Although I agree with you that a tax incentive won't convert a bad economic decision into a good one, I believe that when the states are competing to be the situs of a new development those incentives will have a constructive role to play.

We know that taxes matter, just look at the exodus of people and businesses from tax-crazy CT.

Mike55Jun 22, 2016

"So I'll leave it to you to ponder whether a giant company would make a billion-dollar investment decision based on a benefit that comes out to about $64 million a year. Now, even a large company would rather have $64 million than not, but for a company that pays its CEO $27 million a year, this incentive package is a trifle."

As someone who has been on the corporate side of these deals, I can assure you the folks locating these plants absolutely care about the $64M. Large companies are really, really good at creating incentives that ensure their employees care about every last dollar, because all those little $64M items have a way of adding up. It's almost certain there was some junior level VP within Shell whose variable compensation was heavily tied to maximizing the incentives package obtained for the new plant.

The way all this works at the typical Fortune 100 company is as follows:

#1 - A cross-functional team of folks is made responsible for pursuing SALT incentives. Tax, Government Relations and Facilities will almost always have a seat at the table, along with a mish-mash of others.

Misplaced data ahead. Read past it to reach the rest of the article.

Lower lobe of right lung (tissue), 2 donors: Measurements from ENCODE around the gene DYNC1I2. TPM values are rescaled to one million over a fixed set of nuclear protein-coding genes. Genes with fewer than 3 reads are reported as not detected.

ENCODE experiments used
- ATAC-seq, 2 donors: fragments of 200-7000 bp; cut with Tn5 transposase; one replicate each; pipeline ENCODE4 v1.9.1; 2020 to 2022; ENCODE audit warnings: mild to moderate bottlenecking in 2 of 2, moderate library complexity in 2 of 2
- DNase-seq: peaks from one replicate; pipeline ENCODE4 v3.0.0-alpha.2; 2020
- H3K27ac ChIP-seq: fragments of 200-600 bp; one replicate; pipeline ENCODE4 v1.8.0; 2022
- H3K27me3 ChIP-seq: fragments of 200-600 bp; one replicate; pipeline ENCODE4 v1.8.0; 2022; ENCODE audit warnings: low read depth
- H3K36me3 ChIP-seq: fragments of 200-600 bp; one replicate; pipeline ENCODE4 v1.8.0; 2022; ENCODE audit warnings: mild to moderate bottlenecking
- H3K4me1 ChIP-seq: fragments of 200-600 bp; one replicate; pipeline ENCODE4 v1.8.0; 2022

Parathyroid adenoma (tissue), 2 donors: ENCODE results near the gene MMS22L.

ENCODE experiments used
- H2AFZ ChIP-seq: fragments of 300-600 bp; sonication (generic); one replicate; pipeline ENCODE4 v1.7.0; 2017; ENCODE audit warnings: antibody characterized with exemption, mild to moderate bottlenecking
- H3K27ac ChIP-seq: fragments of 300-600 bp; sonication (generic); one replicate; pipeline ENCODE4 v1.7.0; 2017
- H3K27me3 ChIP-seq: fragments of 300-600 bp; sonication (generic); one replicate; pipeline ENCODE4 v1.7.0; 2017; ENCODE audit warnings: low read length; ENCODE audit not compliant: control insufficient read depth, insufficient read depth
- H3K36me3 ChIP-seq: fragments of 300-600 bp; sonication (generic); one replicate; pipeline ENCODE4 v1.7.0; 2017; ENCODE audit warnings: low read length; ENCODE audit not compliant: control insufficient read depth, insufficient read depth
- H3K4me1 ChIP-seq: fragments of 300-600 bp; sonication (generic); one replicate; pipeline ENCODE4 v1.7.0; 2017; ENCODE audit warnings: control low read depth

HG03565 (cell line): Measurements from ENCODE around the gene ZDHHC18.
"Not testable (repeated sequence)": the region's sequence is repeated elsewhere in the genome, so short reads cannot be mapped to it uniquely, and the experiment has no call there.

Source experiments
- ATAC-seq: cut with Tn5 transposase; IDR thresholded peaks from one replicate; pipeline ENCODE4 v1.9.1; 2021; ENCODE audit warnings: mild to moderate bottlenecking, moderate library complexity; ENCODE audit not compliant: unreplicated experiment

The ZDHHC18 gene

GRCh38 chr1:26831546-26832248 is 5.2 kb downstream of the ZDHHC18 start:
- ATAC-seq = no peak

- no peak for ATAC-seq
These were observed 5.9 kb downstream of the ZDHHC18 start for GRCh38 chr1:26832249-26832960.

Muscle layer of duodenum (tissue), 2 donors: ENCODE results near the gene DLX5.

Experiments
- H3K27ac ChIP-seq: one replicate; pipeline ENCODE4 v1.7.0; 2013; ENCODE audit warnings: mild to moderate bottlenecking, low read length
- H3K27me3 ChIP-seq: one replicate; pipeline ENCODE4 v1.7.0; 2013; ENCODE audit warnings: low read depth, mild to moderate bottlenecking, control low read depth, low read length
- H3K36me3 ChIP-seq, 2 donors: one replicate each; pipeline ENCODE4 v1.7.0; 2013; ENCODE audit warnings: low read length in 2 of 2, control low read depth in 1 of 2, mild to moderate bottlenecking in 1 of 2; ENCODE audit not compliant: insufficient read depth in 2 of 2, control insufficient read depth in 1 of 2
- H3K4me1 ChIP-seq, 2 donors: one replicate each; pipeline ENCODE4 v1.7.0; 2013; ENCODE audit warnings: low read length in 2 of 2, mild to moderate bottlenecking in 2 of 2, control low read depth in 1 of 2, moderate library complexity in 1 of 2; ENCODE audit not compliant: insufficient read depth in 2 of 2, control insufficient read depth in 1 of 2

#2 - When a large new facility must be located (or an existing facility significantly expanded, or several existing facilities consolidated), some qualified outside consultant (often from the Big Four) is retained to reduce the hundreds of potential locations down to those that make the most business sense. The vast majority of the time this results in a handful of supposedly ideal locations for the company to decide between.

#3 - The list generated in Step #2 is shared with the C-Suite, which will generally knock off at least one or two locations based upon their own personal experiences (or perhaps just subjective biases).

#4 - The cross-functional team then sets to work pitting the remaining locations against one another to obtain the best incentives deal. Whichever location provides the best offer at this stage always wins the investment. Always.

So no, Shell was never going to drop this plant somewhere that lacks ethane. But the reason the plant is in PA as opposed to OH or WV is the incentives. The only scenario where PA would have potentially been better off is if it could have made a pact with OH and WV that none of three would offer Shell an incentives package. Of course even this is somewhat dubious from PA's perspective, as paying $68M to get the plant may well be a superior result to paying $0 for a 33% chance of getting the plant.

You're correct that incentives are nothing more than "corporate welfare" at the macro level..... there's just no disputing that point. But the argument that offering incentives is bad policy for any one particular state just does not follow from that macro level truth. The states are well aware that they are being pushed into a race to the bottom, but that does not change the fact that no state can afford to lose the race.